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Land Use

Times Square Debate Lays Bare the Importance of Proactive Public Space Management

August 21, 2015 by Project for Public Spaces

Mayor Bill de Blasio caused quite a stir around New York City yesterday as he floated the idea of tearing up the pedestrian plaza in Times Square. This statement was the culmination of several days of debate centered around predatory panhandling and the square’s growing number of “street performers.”[read more]

3 Ways Land-Use Planning and Zoning Can Increase Urban Density

Cities faced with rapidly growing populations should turn to zoning and land-use planning to create dense, urban areas. Singapore, for example, implemented inclusionary zoning to help working class residents afford homes near the city center. (Photo Niels de Vries / Flickr)

Where would you feel safer walking alone at 3 A.M: a busy, heavily trafficked street, or a loosely populated section of a sprawling city? Most people would likely choose the former. Indeed, higher population densities can make city streets feel safer at all hours—while also fostering commercial activity and giving cities an attractive, bustling character.[read more]

Designing Safer Cities in India: Reducing Speed and Protecting Pedestrians

India and Road Safety

 

Over 140,000 people lost their lives on our roads last year, giving India the distinction of having the highest number of road accident victims in the world. As our country continues to motorize exponentially, this problem will only grow– unless we make urgent and far-reaching changes to our road safety approach.[read more]

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How Sustainable Cities Collective Members Are Building a Better Future

July 29, 2015 by David Thorpe
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Towards the green city [This is Singapore]

This is my last post for the time being on Sustainable Cities Collective and I want to take the opportunity to explain how I have come to understand the great value that it has. What will life be like for urban citizens in the future? The answer may depend upon whether you or your descendants will be living in a city which has implemented many of the ideas already covered on this website.[read more]

Imitate to Innovate: Vitoria-Gasteiz Shows How Cities can Address 21st Century Challenges

July 27, 2015 by This Big City

Before and after the tram

The Spanish city of Vitoria-Gasteiz has recently transformed itself from a congested and car-dominated city into one of the most pedestrian and bicycle-friendly places in Europe. It didn’t achieve this by going at it alone. Its key to success was learning from others.[read more]

Great Public Spaces: Nominate Your Favorite Plazas and Parks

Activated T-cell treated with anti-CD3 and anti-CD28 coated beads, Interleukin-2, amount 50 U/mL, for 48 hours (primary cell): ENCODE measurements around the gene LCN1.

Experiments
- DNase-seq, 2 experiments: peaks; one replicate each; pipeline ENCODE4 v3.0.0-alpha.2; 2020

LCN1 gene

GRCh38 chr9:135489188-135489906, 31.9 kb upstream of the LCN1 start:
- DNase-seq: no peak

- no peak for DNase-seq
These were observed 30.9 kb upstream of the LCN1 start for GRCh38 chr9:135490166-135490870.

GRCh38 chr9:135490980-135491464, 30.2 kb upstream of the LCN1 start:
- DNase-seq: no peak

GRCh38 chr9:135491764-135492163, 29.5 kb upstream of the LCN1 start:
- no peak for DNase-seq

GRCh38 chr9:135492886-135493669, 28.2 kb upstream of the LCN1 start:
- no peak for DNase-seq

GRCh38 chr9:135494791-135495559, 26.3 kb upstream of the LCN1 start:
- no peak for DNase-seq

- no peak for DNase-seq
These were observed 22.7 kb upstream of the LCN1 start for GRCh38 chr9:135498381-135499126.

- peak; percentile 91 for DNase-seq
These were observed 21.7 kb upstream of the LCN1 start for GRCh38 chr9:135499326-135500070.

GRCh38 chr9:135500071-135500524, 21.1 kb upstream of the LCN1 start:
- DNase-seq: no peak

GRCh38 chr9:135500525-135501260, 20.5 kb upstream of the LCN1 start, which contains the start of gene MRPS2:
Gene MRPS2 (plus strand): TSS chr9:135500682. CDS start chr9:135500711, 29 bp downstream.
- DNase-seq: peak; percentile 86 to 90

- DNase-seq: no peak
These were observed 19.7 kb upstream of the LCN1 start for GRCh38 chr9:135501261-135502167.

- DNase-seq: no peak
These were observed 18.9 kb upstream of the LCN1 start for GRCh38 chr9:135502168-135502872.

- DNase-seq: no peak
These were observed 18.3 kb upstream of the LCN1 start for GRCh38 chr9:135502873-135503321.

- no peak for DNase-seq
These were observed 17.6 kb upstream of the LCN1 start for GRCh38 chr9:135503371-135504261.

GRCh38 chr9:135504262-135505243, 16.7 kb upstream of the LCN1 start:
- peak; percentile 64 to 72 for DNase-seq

July 24, 2015 by Project for Public Spaces

Spanish Steps, Rome

What are your favorite public parks, plazas, and squares? The latest addition to our Great Public Spaces website features those third places we cherish, the community gathering spaces in which we meet our neighbors, bond with family, and make memories, and we want your nominations.[read more]

As Cities Evolve, 'Access' Means More Than Cars

July 22, 2015 by Chuck Wolfe

What does this picture tell us?

Questions and answers about accessing cities and neighborhoods now mean many things—depending on context—including transportation modes; sustainability and the shared economy; public safety and particular approaches to community participation; and aspects of social equity.[read more]

The Urban Organic Community Farm That Supplies the Second Largest Pantry in Indianapolis

July 22, 2015 by Barnraiser. Us

Urban kids learning how to grow food

A stone’s throw from an interstate, where loud semis and cars find their way in and out of the hustle and bustle of Indianapolis’ heart, is Indy Urban Acres. This eight-acre tract of organic farmland is conspicuously, yet unexpectedly, located on the eastside of Indianapolis on 21st Street.[read more]

Extreme Placemaking: A Post-industrial Stonehenge Rises in Scotland

July 21, 2015 by The Dirt ASLA

From coal mine to sky map

In a Scottish village, Sanquhar, a former coal mine has been transformed into a 55-acre work of land art. Conjuring images of Stonehenge, the art work, which opened July 10, was built from materials found on-site, including 2,000 boulders half-buried below ground.[read more]

Reusing Existing Urban Soil for Planting    

July 20, 2015 by Leda Marritz

Most urban sites have some amount of mineral soil in place when the time comes to install plant material, yet these soils are often assumed – erroneously – to be unsuitable.[read more]

'One Planet' Home Wins Planning Battle

July 20, 2015 by David Thorpe

The 'hobbit house' can live!

A zero energy roundhouse, built by a young family, has been saved from demolition following an appeal to the local planning authority. Their campaign to save their house touched the hearts of thousands, who wrote in support, but this wasn't what saved the home.[read more]

Post-Earthquakes, How Walking and Placemaking in Kathmandu is Changing

July 20, 2015 by Walk21 Vienna

Not exactly wheelchair friendly.

Insights into the walkability in Kathmandu, Nepal and the emergence of a new importance of public space since the earthquakes hit Nepal earlier this year. A report by Walk21 Vienna Ambassador Kristie Daniel.[read more]